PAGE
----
This video shows swimming Chlamydomonas reinhardtii cells in an acoustic microfluidic device created in Mark Meacham’s lab. After inserting the cells into the device, researchers gradually vary the frequency of device vibration. At different frequencies, the cells group together to form various shapes.


Engineers often create devices to study forces, motion or other behaviors found in nature. J. Mark Meacham, a mechanical engineer in the McKelvey School of Engineering at Washington University in St. Louis, is doing it in reverse — he's using algae cells to study the devices he creates in his lab.

Meacham, assistant professor of mechanical engineering & materials science, received a five-year, $500,000 CAREER Award from the National Science Foundation to assess how well the acoustic microfluidic devices he develops work by using active, swimming algae cells as measurement probes. CAREER awards support junior faculty who model the role of teacher-scholar through outstanding research, excellence in education and the integration of education and research within the context of the mission of their organization. One-third of current McKelvey Engineering faculty have received the award.

Acoustofluidics combines acoustics, or sound, with fluid mechanics. Meacham will build on existing work to develop a new technique to characterize the acoustic pressure field in his microscale acoustofluidic devices.

"Research-scale demonstrations of these acoustic microfluidic technologies have shown a lot of promise for the biological and biomedical sciences, but they're not yet common in clinical and industrial environments, partly because their operation is inconsistent," Meacham said. "While computer models can be used to improve designs, devices often don't perform as expected. It's hard to assess and compare real-world performance of different devices experimentally, so that's where we come in."

Like the regular patterns of peaks and valleys that can form when two school children shake the ends of a jump rope in sync, the acoustic wave fields in microfluidic channels create regular patterns when the device is shaken, Meacham said. This behavior, termed the device's harmonic response, is well understood for channels with simple rectangular or circular shapes; however, it is challenging to predict for devices with complicated geometry.

Meacham's lab will perform experiments with swimming cells of the algae Chlamydomonas reinhardtii to overcome this challenge. They will insert the cells into the device then gradually vary the frequency of device vibration while observing how the cells respond. At different frequencies, the cells group together to form various shapes. In between these frequencies, they return to swimming randomly as the frequency continuously changes. For example, cells can form one, two, three or more straight lines within a rectangular channel and bullseye-like patterns in a circular chamber. The team will record this data, then use results from these simple geometries to determine the relationship between the cell distribution that they observe and the field shape and strength, which are key metrics of device performance. Finally, the method will be applied to more complex microfluidic devices.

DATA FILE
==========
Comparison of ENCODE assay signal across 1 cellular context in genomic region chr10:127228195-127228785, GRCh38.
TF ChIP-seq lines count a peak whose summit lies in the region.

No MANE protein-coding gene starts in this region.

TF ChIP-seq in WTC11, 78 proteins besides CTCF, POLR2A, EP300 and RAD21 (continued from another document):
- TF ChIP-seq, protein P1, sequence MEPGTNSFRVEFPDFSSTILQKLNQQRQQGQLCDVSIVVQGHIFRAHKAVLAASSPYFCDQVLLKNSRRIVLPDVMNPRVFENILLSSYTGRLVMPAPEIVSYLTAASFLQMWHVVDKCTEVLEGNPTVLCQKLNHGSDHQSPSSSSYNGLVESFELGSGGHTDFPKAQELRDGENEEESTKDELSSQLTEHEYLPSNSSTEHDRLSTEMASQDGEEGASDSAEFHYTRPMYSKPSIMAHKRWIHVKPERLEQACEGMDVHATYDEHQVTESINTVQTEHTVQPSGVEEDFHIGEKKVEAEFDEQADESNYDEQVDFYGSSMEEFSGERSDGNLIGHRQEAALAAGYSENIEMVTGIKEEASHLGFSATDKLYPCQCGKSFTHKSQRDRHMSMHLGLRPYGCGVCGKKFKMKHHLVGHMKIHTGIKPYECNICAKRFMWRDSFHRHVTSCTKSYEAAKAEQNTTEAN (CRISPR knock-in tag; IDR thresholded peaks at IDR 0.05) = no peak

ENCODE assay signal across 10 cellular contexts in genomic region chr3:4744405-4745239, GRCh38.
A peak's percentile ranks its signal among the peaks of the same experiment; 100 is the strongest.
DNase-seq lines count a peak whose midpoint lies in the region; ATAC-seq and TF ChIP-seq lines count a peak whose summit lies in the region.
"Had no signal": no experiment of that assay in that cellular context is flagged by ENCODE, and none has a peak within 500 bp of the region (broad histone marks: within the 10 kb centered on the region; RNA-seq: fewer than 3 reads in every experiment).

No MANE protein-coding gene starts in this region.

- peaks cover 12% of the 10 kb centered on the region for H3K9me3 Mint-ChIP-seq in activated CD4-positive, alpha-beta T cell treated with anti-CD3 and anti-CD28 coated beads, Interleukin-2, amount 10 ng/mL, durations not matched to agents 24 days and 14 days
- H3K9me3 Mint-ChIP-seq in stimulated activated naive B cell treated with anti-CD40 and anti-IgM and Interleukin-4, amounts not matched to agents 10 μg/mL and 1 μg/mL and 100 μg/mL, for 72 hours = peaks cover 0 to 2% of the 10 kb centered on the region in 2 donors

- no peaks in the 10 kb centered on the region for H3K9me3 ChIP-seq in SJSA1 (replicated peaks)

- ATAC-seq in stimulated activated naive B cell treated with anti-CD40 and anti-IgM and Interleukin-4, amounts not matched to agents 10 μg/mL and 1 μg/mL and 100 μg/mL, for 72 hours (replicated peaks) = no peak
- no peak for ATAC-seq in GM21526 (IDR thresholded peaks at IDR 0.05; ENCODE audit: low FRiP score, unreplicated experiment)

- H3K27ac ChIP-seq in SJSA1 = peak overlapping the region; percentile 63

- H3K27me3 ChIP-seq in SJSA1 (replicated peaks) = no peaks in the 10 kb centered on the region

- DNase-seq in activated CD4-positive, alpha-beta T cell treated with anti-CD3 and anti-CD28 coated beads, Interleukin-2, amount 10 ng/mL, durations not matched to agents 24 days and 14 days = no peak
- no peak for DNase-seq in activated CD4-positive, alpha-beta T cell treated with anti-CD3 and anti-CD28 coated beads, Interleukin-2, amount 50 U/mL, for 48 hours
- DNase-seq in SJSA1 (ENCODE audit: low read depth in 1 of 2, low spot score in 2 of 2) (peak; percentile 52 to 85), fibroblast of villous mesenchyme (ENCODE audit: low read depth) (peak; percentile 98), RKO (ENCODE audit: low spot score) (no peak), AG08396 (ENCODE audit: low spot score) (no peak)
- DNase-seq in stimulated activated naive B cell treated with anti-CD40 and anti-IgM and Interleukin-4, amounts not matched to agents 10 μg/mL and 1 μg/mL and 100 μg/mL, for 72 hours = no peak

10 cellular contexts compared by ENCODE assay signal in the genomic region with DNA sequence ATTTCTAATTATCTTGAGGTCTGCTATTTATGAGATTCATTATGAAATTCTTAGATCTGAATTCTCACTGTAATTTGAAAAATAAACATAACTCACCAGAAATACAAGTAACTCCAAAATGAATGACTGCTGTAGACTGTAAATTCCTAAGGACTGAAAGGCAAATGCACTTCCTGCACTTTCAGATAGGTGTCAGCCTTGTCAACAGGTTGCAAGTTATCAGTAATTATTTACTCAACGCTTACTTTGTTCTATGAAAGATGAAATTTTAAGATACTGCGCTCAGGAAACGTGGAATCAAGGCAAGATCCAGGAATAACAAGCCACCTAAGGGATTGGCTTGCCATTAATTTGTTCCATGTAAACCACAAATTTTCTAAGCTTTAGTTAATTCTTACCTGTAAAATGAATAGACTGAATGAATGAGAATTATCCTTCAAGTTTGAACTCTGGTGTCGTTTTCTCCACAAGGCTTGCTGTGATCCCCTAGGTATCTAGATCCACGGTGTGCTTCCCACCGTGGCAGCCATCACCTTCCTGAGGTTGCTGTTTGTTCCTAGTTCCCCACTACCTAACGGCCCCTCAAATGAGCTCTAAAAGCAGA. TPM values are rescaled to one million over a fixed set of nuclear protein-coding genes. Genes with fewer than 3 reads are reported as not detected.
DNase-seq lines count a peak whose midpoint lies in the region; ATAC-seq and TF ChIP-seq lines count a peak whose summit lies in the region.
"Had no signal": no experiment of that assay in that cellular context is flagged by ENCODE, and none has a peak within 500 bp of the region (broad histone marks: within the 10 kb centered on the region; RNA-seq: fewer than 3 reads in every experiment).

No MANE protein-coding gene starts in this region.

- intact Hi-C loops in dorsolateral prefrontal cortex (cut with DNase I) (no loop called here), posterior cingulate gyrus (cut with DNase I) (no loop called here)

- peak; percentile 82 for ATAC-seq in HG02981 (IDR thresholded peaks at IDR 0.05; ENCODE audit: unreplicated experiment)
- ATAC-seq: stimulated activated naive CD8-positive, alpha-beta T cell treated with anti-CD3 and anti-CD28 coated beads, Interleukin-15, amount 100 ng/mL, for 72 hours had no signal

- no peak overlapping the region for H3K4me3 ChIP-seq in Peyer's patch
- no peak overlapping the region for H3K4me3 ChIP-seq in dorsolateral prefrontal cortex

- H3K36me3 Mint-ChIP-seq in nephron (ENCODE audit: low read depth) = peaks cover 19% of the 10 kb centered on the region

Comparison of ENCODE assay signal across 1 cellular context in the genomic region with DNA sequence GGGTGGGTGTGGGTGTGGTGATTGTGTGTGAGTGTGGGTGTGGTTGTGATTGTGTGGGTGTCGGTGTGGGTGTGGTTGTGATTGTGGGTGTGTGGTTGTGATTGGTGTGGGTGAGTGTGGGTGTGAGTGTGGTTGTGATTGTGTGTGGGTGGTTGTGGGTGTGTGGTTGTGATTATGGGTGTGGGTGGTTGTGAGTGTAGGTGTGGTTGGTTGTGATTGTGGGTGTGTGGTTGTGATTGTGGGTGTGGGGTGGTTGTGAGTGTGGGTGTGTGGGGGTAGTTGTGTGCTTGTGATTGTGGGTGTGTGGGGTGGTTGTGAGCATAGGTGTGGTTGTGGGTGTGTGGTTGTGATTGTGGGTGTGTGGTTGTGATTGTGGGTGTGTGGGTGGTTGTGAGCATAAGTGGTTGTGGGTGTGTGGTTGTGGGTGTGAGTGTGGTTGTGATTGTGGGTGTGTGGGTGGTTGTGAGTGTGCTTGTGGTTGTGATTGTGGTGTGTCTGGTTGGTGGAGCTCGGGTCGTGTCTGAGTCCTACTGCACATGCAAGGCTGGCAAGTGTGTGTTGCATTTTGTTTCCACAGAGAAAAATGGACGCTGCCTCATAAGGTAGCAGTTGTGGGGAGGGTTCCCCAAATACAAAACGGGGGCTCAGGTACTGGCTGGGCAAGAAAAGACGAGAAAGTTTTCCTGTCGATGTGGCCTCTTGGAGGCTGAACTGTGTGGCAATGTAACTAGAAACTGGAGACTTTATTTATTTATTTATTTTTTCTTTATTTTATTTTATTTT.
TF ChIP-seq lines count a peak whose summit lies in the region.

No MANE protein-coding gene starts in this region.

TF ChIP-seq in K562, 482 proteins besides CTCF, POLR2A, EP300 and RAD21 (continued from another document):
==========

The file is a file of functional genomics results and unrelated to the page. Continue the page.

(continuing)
"To our knowledge, there's no other way to continuously assess the performance of any device over such a large frequency band," Meacham said. "Not only does it allow you to find these individual best peaks, or resonances, but it also shows you other non-ideal resonances of the system so those conditions can be avoided."

Meacham compared his work to ultrasound imaging.

"In ultrasound imaging, we send acoustic waves into tissue, then the waves hit tissue with different properties and reflect back, forming an image based on this contrast," he said. "We use the same type of equipment you might use for ultrasound imaging, but instead of sending an acoustic wave into tissue and reading the reflection, we send the vibrational wave into a microfluidic device, and it shakes the whole device. That transfer of energy travels off of the walls of the fluidic channels, reflecting back and forth and creating a standing wave. The acoustic wave field sees the swimming cells due to their contrast with the fluid, and the cells feel a force that can be used to move or hold them in place."

Meacham will share his findings through educational materials and experiments on vibrations, waves and resonances developed for area students in Kindergarten through high school in collaboration with the university's Institute for School Partnership. In addition, he plans to develop a new Engineering course in physical acoustics and another in which students design and create custom musical instruments in the Spartan Light Metal Products Makerspace in Henry A. & Elvira H. Jubel Hall.

"I want to have students learn how instrument shapes, sizes and types of designs affect the music you can make, much like the swimming cells teach us how these aspects affect the frequencies, or pitches, at which our microfluidic devices operate best," he said.


The McKelvey School of Engineering at Washington University in St. Louis promotes independent inquiry and education with an emphasis on scientific excellence, innovation and collaboration without boundaries. McKelvey Engineering has top-ranked research and graduate programs across departments, particularly in biomedical engineering, environmental engineering and computing, and has one of the most selective undergraduate programs in the country. With 165 full-time faculty, 1,420 undergraduate students, 1,614 graduate students and 21,000 living alumni, we are working to solve some of society’s greatest challenges; to prepare students to become leaders and innovate throughout their careers; and to be a catalyst of economic development for the St. Louis region and beyond.

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